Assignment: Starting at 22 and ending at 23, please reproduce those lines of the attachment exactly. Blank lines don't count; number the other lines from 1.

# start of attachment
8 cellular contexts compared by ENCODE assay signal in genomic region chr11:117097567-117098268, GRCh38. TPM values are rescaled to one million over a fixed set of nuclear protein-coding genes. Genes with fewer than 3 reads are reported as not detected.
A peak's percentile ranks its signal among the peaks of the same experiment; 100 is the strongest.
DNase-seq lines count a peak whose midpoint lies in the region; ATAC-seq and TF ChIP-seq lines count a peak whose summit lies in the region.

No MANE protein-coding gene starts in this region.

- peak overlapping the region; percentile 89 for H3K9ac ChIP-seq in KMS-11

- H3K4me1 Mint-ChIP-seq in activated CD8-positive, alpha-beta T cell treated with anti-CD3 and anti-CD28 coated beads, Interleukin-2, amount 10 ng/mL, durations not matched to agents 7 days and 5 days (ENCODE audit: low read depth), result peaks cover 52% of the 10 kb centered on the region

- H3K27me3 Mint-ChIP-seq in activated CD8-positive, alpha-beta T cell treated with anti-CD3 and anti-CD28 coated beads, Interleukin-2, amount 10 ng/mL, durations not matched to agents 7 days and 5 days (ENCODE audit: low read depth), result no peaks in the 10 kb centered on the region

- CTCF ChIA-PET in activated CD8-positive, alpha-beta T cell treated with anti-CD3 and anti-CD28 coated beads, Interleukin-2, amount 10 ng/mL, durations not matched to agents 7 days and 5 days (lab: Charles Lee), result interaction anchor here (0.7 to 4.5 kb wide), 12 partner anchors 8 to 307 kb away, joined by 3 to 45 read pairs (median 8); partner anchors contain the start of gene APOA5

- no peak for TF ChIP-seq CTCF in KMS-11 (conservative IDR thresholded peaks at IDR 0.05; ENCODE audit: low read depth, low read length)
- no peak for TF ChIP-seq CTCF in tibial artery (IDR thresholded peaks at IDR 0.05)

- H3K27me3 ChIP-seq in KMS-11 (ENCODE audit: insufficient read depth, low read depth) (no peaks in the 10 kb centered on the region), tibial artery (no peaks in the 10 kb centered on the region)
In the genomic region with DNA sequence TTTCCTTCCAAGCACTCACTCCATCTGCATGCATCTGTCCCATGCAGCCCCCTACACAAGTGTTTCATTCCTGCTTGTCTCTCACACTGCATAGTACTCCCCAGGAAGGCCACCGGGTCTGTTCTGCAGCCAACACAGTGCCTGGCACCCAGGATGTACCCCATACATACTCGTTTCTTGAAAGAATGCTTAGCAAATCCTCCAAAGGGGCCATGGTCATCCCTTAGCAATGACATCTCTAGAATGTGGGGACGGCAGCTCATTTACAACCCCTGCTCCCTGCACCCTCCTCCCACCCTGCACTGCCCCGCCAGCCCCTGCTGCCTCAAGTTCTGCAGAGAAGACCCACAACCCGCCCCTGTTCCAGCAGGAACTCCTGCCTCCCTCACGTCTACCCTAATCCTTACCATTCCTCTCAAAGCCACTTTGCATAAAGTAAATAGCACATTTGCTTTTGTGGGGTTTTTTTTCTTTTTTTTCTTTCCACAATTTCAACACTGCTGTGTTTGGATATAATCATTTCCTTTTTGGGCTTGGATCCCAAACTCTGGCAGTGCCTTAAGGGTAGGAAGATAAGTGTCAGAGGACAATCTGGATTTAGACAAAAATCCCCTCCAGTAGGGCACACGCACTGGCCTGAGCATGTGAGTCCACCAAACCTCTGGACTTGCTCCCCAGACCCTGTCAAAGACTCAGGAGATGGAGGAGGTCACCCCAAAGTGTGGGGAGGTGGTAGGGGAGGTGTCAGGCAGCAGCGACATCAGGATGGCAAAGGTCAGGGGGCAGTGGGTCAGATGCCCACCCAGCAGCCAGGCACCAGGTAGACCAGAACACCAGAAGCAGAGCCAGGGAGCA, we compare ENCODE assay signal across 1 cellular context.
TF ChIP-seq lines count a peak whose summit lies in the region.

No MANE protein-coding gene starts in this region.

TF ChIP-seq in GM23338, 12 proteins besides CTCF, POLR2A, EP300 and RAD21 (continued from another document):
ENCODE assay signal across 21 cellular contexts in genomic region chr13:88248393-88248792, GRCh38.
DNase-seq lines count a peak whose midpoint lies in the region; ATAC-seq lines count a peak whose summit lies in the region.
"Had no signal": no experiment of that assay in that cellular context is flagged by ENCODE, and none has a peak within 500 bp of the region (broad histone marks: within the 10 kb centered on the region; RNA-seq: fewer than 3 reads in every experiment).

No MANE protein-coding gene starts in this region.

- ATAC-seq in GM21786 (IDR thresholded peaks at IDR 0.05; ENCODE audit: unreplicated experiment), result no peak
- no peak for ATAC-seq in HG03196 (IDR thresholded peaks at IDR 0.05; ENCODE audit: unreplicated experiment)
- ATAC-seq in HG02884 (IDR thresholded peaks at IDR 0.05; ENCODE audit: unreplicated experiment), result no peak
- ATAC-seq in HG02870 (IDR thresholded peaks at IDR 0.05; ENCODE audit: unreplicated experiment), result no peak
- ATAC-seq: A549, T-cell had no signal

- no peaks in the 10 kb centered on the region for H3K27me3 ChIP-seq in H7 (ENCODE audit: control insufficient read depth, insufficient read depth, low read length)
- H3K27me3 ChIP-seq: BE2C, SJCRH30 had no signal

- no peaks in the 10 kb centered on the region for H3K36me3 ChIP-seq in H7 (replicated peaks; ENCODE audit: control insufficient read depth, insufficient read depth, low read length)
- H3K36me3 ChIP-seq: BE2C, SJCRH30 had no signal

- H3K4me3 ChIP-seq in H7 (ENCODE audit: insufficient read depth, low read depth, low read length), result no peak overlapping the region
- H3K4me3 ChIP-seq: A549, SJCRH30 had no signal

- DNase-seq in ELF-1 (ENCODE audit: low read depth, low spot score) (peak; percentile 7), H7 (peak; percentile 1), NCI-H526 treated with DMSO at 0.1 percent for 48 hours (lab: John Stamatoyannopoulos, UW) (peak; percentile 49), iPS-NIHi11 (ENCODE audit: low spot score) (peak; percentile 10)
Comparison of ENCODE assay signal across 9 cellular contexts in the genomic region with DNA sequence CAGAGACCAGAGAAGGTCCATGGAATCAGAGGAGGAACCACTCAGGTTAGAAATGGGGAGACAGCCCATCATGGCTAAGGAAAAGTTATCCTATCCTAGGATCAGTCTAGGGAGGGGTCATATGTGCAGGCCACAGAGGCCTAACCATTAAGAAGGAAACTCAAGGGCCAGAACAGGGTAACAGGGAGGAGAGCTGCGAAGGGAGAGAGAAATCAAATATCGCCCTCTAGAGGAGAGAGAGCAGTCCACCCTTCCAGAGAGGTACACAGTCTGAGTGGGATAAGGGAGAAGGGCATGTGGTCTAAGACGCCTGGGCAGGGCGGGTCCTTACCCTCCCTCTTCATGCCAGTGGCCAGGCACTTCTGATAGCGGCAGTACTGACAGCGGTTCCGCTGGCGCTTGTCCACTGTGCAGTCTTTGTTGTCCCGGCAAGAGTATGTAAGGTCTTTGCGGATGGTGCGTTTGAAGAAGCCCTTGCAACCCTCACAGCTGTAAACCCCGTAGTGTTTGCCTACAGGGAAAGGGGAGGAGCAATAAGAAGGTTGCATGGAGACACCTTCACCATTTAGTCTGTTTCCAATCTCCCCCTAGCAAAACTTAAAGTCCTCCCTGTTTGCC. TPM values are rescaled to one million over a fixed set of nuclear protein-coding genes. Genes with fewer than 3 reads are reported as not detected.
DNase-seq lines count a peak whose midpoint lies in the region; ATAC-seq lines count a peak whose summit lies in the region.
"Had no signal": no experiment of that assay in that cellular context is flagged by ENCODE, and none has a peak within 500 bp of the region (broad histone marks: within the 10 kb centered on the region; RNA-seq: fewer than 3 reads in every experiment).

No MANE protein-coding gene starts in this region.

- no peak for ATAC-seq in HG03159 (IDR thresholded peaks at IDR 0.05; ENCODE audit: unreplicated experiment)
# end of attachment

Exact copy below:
- ATAC-seq in HG02884 (IDR thresholded peaks at IDR 0.05; ENCODE audit: unreplicated experiment), result no peak
- ATAC-seq in HG02870 (IDR thresholded peaks at IDR 0.05; ENCODE audit: unreplicated experiment), result no peak